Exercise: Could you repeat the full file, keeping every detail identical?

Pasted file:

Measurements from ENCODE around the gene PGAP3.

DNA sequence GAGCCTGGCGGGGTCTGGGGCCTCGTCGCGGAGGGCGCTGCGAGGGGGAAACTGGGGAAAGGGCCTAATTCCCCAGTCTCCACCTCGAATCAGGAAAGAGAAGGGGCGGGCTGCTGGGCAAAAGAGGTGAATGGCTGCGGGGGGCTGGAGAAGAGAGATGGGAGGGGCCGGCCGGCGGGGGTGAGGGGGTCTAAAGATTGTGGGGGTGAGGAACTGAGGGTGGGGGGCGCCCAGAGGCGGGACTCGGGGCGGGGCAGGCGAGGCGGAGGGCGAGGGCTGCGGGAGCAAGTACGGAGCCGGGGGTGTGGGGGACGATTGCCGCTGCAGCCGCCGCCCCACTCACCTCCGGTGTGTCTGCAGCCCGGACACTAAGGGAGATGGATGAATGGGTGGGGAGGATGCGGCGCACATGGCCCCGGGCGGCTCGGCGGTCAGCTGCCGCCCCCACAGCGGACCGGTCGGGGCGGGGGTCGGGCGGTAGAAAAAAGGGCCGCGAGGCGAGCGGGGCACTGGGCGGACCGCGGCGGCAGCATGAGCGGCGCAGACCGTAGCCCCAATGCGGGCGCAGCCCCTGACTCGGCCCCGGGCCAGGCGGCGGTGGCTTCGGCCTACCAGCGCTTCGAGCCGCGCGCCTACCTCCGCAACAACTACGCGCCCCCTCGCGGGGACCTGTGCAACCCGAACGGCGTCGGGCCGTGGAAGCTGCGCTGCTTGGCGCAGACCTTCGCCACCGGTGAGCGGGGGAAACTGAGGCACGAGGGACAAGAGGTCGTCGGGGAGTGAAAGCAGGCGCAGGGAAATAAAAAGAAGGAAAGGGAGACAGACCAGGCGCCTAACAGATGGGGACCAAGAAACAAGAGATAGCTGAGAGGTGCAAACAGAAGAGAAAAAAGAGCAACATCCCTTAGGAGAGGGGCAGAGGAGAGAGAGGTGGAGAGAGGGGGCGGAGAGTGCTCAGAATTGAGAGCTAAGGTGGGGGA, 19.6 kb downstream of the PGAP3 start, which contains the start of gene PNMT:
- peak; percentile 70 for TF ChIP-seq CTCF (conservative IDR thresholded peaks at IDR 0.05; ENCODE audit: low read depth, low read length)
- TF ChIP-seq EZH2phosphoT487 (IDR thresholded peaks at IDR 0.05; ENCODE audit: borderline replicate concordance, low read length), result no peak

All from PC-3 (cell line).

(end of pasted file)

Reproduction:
Measurements from ENCODE around the gene PGAP3.

DNA sequence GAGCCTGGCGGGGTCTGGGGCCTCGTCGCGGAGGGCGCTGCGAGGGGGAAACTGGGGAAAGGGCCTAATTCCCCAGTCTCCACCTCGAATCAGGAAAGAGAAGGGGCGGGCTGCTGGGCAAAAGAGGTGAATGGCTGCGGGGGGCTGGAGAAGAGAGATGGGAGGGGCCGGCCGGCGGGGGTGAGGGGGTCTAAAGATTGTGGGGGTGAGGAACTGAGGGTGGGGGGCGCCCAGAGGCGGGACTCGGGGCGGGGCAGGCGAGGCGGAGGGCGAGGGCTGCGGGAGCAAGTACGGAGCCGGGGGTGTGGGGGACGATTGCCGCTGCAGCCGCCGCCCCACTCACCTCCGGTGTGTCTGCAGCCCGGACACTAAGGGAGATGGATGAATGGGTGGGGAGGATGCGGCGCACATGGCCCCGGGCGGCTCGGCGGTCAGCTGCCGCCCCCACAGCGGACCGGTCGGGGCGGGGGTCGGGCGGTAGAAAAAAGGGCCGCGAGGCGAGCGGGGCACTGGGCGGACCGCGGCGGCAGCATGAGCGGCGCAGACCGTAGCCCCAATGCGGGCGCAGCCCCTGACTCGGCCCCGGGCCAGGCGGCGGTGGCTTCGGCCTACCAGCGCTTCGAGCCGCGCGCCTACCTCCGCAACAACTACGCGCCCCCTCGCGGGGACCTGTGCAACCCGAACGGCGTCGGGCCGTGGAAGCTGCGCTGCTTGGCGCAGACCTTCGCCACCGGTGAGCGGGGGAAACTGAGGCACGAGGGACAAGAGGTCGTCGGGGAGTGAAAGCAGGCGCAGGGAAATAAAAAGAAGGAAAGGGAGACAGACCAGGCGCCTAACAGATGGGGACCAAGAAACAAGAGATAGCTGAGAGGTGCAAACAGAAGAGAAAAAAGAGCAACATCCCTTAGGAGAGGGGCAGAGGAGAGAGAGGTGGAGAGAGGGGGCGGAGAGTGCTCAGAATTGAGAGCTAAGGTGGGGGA, 19.6 kb downstream of the PGAP3 start, which contains the start of gene PNMT:
- peak; percentile 70 for TF ChIP-seq CTCF (conservative IDR thresholded peaks at IDR 0.05; ENCODE audit: low read depth, low read length)
- TF ChIP-seq EZH2phosphoT487 (IDR thresholded peaks at IDR 0.05; ENCODE audit: borderline replicate concordance, low read length), result no peak

All from PC-3 (cell line).